loss of dopaminergic neurons in substantia nigra. Balance between D1 pathway (enables movement) and D2 pathway (inhibits movement) is disrupted in this disease (low DA levels lead to greater D2 activation).
  26. cholinesterase inhibitors PK
    rivastigmine available TD (compliance)
  27. cholinesterase inhibitors IND
    Alzheimer's, NNB reversal, postoperative intestinal ileus, urinary retention. neostigmine/pyridostigmine myasthenia gravis.
  28. cholinesterase inhibitors CI
    neostigmine, pyridostigmine, physostigmine, edrophonium less selective for CNS, therefore CI in bronchial asthma, urinary/GI obstruction.
  29. cholinesterase inhibitors SE
    SLUDGE: salivation, lacrimation, urination, defecation, GI distress, emesis.
  30. irreversible cholinesterase inhibitors
    sarin gas and pesticides
  31. ergot alkaloids MOA
    agonists at 5HT-1B and alpha1, result in vasoconstriciton. also agonists at 5HT-1B and 5HT-1D autoreceptors that are thought to decrease pain transmitter release.
  32. ergot alkaloids PK
    low oral bioavailability, T1/2 2 h (extensive first pass metabolism) though biologic activity lasts > 24 h. ergotamine PO/SL/PR, dihydroergotamine SC/NS. ergonovine and methylergonovine are absorbed fastest (peak plasma levels < 90 min).
  33. ergot alkaloids metabolism
  34. ergot alkaloids IND
    ergotamine/dihydroergotamine acute migraine. ergonovine/methylergonovine PP hemorrhage.
  35. ergot alkaloids CI
    CAD, HTN, PVD, pregnancy
  36. ergot alkaloids INT
    ergots + triptans w/i 24 h (addative effects).
  37. ergot alkaloids SE
    N/V/D, paresthesias, angina, HTN. do not give ergotamine IV (excessive vasoconstriction / hypertension risk)
  38. triptans MOA
    agonist at 5HT-1B (BUT NOT ALPHA-1), result in vasoconstriciton. also agonists at 5HT-1B and 5HT-1D autoreceptors that are thought to decrease pain transmitter release.
  39. triptans PK
    sumatriptan fastest, reaches peak plasma concentrations 12 min p SC. frovatriptan/naratriptan longest acting. sumatriptan/zolmitriptan also available as nasal sprays.
  40. triptams metabolism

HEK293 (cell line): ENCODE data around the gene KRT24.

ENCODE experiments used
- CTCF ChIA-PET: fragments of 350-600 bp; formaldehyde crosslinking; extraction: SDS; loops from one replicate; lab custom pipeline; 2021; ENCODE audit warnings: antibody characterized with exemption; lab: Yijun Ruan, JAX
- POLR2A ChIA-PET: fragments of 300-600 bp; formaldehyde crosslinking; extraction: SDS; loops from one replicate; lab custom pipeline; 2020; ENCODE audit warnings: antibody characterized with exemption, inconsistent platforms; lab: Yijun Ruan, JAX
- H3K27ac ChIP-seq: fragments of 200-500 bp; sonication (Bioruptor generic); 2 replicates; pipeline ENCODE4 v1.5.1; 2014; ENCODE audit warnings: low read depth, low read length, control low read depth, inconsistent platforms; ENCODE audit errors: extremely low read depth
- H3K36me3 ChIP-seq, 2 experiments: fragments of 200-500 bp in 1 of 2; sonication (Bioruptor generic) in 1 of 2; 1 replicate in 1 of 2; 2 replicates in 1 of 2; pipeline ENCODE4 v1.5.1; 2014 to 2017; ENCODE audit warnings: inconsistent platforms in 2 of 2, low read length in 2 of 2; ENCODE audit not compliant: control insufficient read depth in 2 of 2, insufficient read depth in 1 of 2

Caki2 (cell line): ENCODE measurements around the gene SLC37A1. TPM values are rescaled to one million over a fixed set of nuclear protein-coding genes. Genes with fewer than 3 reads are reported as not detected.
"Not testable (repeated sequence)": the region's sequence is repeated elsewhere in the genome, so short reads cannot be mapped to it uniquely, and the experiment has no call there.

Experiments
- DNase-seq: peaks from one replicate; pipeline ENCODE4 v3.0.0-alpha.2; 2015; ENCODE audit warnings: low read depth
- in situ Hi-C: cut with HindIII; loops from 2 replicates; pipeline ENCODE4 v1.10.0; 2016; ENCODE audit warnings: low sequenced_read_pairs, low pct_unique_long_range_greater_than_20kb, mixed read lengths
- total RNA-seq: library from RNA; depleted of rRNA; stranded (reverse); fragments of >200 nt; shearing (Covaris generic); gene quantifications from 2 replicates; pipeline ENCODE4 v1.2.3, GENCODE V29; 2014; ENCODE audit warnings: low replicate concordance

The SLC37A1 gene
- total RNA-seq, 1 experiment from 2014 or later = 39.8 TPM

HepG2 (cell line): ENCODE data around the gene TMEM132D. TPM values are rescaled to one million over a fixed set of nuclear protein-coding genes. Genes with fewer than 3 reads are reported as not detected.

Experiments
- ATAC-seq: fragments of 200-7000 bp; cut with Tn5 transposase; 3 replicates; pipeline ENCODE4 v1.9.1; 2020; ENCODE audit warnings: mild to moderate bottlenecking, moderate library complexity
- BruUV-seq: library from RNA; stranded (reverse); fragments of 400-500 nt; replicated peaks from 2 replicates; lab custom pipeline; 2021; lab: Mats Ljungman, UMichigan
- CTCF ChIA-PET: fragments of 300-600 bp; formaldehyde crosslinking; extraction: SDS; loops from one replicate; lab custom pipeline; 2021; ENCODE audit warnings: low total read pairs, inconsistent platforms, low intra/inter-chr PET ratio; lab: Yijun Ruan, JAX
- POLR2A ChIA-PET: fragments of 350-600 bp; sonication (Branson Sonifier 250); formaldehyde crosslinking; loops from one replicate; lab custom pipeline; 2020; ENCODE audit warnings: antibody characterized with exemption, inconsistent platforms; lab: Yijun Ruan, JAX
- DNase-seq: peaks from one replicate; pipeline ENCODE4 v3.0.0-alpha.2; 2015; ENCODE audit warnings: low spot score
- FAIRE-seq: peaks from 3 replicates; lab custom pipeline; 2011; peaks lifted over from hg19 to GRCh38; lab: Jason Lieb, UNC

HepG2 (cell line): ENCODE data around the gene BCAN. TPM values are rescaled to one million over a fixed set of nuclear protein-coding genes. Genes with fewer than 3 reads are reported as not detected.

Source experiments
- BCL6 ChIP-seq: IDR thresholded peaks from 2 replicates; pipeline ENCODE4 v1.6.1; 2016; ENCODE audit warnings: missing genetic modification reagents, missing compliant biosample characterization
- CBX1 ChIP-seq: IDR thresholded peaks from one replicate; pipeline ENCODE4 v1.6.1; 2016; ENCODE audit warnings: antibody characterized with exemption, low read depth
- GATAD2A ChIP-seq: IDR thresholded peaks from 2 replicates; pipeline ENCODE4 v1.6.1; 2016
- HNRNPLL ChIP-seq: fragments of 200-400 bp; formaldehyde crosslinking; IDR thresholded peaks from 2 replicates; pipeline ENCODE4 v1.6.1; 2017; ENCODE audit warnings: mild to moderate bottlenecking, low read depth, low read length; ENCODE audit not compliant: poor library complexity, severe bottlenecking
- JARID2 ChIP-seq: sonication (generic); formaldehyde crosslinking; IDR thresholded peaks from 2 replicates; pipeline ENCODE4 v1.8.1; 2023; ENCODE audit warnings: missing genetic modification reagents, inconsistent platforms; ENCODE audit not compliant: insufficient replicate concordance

metabolism often by MAO-A (frovatriptan CYP1A2, eletriptan CYP3A4 / PGP).
  41. triptans CI
    CAD, HTN.
  42. triptans INT
    triptan + triptan (addative). triptan + MAOI w/i 14 d. rizatriptan + propranolol.
  43. triptans SE
    paresthesias, chest/jaw/neck tightness/pain/pressure. weight gain (except topiramate which is weight loss).
  44. migraine combos
    1. increase GABA activity, 2. vasoconstrictor, 3. CNS depressor
  45. topirimate MOA
    unknown. possibly Na or Ca channel blocking, GABA potentiation, NMDA antagonism, or inhibition of carbonic anhydrase.
  46. topirimate monitoring
    do not need to monitor levels. do check Cr, bicarb, mental health.
  47. topirimate IND
    migraine, epilepsy.
  48. topirimate CI
    pregnancy (cat D, cleft palate in 1T)
  49. topirimate INT
    topirimate + OCPs (decreased efficacy)
  50. topirimate SE
    significant cognitive impairment, fatigue, paresthesias, taste changes, weight loss.
  51. Qsymia
    phentermine + ER topirimate, marketed for weight loss.
  52. female hormones
    progesterone is a natural anticonvulsant, while estrogen has proconvulsant activity.
  53. phenytoin MOA
    Sodium channel inhibitor, slowing recovery from inactivated state. Selectively targets channels that are opening/closing rapidly. May also enhance GABA release, inhibit glutamate release, block Ca channels.
  54. phenytoin monitoring
    Therapeutic levels = 10-20 mcg/mL total, 1-2 mcg/mL free. dental exam q3months.
  55. phenytoin PK
    highly protein bound. ER formulations contain 8% less drug than IR -- monitor closely when switching.
  56. phenytoin metabolism
    CYP2C9,2C10,2C19. Exhibits saturation kinetics: at low concentrations, first order kinetics (certain % per unit time) -- at high concentrations, zero-order kinetics (certain amount per unit time) due to saturation of pathways.
  57. phenytoin IND
  58. phenytoin CI
    pregnancy (cat D)
  59. phenytoin INT
    phenytoin + OCPs (decreased efficacy). CPY P450 enzyme inducer, may also saturate metabolic pathways used by other drugs.
  60. phenytoin SE